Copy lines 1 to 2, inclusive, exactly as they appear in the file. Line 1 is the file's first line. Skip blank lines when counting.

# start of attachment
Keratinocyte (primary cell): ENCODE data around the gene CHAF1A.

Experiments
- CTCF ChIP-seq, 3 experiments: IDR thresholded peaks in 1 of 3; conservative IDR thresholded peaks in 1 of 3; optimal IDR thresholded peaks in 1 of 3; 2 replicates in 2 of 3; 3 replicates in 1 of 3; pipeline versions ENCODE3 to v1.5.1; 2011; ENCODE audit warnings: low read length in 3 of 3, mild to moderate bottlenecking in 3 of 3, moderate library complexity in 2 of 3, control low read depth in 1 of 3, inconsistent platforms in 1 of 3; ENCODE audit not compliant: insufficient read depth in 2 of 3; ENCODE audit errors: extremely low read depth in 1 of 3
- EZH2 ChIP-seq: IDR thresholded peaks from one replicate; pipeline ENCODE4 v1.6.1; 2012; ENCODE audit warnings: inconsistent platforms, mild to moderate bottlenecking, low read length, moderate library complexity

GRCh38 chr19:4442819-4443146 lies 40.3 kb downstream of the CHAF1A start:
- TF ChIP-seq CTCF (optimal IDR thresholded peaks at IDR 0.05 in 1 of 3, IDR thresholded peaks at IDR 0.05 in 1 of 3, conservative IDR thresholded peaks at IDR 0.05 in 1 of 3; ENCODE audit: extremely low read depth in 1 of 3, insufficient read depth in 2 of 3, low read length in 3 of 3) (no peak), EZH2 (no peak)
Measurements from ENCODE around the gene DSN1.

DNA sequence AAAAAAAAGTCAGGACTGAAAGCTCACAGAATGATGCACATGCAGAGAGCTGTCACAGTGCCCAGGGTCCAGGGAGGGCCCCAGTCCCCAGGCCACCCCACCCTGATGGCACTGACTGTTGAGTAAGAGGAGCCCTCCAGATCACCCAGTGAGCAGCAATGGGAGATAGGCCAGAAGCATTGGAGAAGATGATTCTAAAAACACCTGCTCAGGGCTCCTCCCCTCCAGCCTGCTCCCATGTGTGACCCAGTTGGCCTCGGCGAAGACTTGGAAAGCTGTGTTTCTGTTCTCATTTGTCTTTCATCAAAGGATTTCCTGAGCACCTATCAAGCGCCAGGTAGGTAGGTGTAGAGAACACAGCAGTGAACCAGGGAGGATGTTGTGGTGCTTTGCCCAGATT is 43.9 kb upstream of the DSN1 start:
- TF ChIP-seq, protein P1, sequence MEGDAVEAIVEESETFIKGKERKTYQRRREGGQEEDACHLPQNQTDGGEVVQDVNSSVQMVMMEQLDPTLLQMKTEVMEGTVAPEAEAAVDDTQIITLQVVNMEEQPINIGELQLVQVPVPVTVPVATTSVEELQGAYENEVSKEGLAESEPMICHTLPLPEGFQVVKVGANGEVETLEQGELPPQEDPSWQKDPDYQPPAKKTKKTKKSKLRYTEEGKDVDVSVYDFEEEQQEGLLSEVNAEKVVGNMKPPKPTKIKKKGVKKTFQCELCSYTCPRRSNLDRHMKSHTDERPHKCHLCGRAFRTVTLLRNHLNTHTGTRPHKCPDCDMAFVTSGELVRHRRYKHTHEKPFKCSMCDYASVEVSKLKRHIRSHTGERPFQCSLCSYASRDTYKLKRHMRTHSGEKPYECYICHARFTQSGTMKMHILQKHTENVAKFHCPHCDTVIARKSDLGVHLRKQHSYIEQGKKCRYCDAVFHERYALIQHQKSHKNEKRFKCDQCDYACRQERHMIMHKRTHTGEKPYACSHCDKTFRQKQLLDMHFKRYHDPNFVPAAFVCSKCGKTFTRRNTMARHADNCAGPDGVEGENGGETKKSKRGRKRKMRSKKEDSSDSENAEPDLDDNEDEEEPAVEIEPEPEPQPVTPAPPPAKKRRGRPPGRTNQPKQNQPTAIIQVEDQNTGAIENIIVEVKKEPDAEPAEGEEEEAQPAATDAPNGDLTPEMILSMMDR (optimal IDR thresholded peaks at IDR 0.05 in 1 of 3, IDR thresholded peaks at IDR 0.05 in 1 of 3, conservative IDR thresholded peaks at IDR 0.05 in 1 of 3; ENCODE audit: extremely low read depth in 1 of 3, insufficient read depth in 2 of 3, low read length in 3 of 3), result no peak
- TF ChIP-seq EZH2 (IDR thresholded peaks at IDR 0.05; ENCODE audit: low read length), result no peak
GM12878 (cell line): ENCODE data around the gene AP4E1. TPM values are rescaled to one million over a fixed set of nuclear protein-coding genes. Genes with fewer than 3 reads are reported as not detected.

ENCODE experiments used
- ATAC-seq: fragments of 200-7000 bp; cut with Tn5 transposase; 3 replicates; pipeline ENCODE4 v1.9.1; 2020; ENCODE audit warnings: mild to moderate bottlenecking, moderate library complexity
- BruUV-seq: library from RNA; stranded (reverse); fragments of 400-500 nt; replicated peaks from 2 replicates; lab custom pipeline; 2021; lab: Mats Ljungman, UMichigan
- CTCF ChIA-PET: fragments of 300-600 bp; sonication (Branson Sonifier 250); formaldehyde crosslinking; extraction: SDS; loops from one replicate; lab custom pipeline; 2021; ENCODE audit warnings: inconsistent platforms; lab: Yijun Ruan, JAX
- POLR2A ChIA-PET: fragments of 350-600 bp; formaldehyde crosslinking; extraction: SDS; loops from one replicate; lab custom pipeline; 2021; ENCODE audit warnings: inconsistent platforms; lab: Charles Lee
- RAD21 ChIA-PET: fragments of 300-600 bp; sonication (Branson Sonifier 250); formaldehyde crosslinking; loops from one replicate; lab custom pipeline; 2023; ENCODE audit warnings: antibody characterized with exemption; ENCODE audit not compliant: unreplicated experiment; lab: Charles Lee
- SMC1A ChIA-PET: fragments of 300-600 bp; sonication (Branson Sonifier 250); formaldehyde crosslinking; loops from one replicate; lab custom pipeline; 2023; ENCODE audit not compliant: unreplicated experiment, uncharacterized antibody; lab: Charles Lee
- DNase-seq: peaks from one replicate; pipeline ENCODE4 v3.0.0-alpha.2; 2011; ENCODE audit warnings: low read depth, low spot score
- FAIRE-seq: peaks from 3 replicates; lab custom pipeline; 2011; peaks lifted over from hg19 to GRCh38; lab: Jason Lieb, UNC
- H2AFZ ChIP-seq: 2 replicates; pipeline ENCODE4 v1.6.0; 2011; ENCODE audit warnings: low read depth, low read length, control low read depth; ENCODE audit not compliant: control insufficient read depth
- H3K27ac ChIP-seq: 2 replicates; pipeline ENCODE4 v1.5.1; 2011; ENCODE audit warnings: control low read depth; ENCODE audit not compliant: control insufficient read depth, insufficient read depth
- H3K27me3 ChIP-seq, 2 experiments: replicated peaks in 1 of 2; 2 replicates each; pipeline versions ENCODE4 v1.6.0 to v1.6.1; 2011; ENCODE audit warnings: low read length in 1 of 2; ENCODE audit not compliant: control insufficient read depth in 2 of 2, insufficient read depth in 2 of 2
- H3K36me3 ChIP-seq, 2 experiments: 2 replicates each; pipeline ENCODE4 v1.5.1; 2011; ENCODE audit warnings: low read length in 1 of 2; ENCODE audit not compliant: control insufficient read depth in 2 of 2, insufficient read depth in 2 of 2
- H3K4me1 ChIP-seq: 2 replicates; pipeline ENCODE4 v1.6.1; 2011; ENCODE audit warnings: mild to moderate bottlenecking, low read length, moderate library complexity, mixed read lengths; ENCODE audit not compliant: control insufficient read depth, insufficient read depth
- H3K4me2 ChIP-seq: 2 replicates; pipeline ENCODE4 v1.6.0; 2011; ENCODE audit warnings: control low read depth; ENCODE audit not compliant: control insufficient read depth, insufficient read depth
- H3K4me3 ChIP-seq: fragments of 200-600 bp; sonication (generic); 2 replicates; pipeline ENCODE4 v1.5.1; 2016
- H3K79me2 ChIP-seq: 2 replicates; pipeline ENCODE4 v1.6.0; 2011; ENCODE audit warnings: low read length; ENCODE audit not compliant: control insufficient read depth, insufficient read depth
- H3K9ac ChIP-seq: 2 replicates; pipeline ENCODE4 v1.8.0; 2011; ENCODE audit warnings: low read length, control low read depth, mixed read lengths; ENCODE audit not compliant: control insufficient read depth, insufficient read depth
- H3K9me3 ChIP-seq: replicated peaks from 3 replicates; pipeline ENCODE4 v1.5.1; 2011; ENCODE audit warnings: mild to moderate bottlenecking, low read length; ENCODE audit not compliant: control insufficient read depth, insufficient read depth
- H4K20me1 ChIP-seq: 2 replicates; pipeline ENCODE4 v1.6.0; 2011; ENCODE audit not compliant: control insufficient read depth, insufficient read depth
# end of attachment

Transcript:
Keratinocyte (primary cell): ENCODE data around the gene CHAF1A.

Experiments